Helping Or Enabling? | 10 Questions To Spot The Difference
There is a fine line between helping someone with alcohol or drug addiction and enabling their substance abuse to continue. Here are ten questions that can help you understand which is which.
When a loved one abuses drugs and alcohol and can’t stop, it can be a frustrating and demoralizing experience. However, there is no way for you to cure addiction for someone you love. They must take responsibility for their own recovery.
The best thing you can do is to be there for them with respect, tough love, and encouragement to help them to get the treatment they need, all without enabling their addictive behavior.
Helping Behavior Vs. Enabling Behavior
Unfortunately, the same material support that you give to someone can be helpful in one situation and enabling in the next. And the difference comes down to a question of direction.
Is your support allowing your loved one’s addictive behavior to continue without proper consequences, or is it empowering them to continue working towards recovery?
If you aren’t sure, ask the following ten questions of yourself:
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1. Am I Shielding My Loved One From The Natural Consequences Of Their Actions?
Part of the process of addiction recovery is experiencing painful, distressing, and uncomfortable consequences as a direct result of misusing drugs and alcohol. Things like falling behind on rent or being evicted, losing one’s job, or not having food on the shelf.
Swooping in and rescuing your loved one from these negative consequences of their own actions whenever they happen isn’t right or just, and it isn’t allowing the one you love to truly experience and grapple with the harsh reality of their bad behavior.
2. Am I Making Excuses For Them Or Their Behavior?
If you find yourself lying and covering for your loved one when they fall short, or blaming others (or even yourself) to rationalize away their mistakes and negative behavior, it can be a strong warning sign that you are also avoiding and denying reality.
3. Am I Ignoring The Signs Of Addiction In Their Life?
There may be many other signs of addiction in your loved one’s life that you may be intentionally overlooking while helping them. Things like physical changes in their appearance and health, behavioral changes, sleep or appetite changes, money going missing, stealing, lying, and more.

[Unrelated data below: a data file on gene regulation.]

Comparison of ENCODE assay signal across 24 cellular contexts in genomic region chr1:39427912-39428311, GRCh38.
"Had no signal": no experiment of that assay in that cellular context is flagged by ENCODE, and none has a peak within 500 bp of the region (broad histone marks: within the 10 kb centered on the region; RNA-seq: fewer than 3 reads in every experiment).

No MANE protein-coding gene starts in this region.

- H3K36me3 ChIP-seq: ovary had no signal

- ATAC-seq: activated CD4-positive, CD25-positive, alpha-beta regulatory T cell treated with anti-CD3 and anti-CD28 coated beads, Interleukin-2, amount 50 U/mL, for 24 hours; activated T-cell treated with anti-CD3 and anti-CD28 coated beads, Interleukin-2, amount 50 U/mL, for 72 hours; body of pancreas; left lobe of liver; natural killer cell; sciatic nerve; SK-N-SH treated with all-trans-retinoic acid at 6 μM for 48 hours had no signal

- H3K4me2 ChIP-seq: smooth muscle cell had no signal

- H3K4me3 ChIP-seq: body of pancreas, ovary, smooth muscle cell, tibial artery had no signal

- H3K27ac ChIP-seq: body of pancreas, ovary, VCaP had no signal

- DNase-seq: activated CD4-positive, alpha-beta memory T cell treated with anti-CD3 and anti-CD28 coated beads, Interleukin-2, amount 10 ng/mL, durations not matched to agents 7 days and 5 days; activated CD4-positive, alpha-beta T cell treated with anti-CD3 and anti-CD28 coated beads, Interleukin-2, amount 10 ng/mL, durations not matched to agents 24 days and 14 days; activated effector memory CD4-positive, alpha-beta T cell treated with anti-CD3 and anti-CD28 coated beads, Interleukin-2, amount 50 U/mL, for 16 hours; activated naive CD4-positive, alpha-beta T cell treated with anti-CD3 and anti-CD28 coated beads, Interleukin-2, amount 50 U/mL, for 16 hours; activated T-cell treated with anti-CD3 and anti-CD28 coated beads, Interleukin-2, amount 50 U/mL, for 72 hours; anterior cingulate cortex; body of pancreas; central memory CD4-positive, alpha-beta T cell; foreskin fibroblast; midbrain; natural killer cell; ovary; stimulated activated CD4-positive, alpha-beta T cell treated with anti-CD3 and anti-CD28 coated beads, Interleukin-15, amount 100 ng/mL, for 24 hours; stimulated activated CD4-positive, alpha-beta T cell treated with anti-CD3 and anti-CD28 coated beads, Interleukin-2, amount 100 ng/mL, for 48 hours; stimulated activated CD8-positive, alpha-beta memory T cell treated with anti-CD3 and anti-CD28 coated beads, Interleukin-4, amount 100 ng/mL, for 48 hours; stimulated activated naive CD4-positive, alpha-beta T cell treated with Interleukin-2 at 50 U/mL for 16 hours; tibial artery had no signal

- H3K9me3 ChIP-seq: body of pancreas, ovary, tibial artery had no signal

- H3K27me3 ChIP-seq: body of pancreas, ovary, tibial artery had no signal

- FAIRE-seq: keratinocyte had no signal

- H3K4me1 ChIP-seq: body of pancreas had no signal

Try to see your loved one with new eyes and watch for any signs of self-denial in yourself.
4. Am I Acting Against My Own Conscience?
You should not feel guilty, uneasy, angry, or ashamed of the help you are giving your loved one. If these negative emotions are your gut response, it’s a sign that something isn’t right and needs to change.
5. Am I Supporting Them Financially?
Regardless of your good intentions, giving your loved one money or other financial support is a major problem for enablement.
Even if you are covering a bill directly, like a rent payment, car payment, or groceries, this financial relief may still allow your loved one to divert other funds towards their substance abuse. Avoid giving money whenever you can.
6. Am I Ignoring My Own Needs In Favor Of Theirs?
Codependency describes a relationship which is fundamentally imbalanced, with one partner acting as the taker and the other as the giver (the enabler).
If your loved one is taking up all of your emotional energy, or depriving you of time, money, or material resources that you need, all because their own needs or daily crisis is greater, it can be yet another major warning sign of a negative and enabling relationship.
7. Am I Avoiding Conflict With My Loved One When I Help?
If you are yielding to your loved one in order to reduce friction or conflict with them, to keep emotions down, or to prevent physical or emotional abuse, then your help is not coming from a helpful or healthy place.
8. Am I Helping In Secret To Avoid Conflict With Others?
You should not be helping a loved one quietly or secretly in order to avoid sparking conflict with other family members, friends, or loved ones who would object to your own enabling behavior.
9. Am I Enforcing Healthy Boundaries & Expectations?
Clear boundaries are important when it comes to helping vs. enabling. But setting boundaries or conditions for your support isn’t enough on its own. You need to also follow through with fair and natural consequences.
For instance, if your loved one comes home under the influence, you may be forced to turn them away. Or, if they become hostile or disrespectful, you may need to end a conversation immediately and decline to see them for several days.
10. Am I Giving My Loved One Help With Responsibilities They Could Take Care Of Themselves?
It’s one thing to help your loved one where they need it, giving them a ride to treatment or providing child or pet care for certain periods of time.
However, you shouldn’t be taking care of normal things for them that they are fully capable of doing themselves, and that they would be doing themselves if not for the influence of drugs or alcohol.
Ultimately, the most important thing you can do for your loved one is to help them enroll in a professional addiction inpatient treatment program for substance use disorder and any co-occurring mental health issues.
Learn more about your options by calling Ohio Recovery Center today.
- Kentucky Department of Corrections https://corrections.ky.gov/Divisions/ask/Documents/DOC%20SAP%20Brochure-What%20is%20Enabling.pdf
- National Institute on Aging (NIH) https://www.nia.nih.gov/health/alcohol-misuse-or-alcohol-use-disorder/how-help-someone-you-know-who-drinks-too-much
- University of Pennsylvania Health System https://www.uphs.upenn.edu/addiction/berman/family/enabling.html
- Youth.gov https://youth.gov/youth-topics/substance-abuse/warning-signs-adolescent-substance-abuse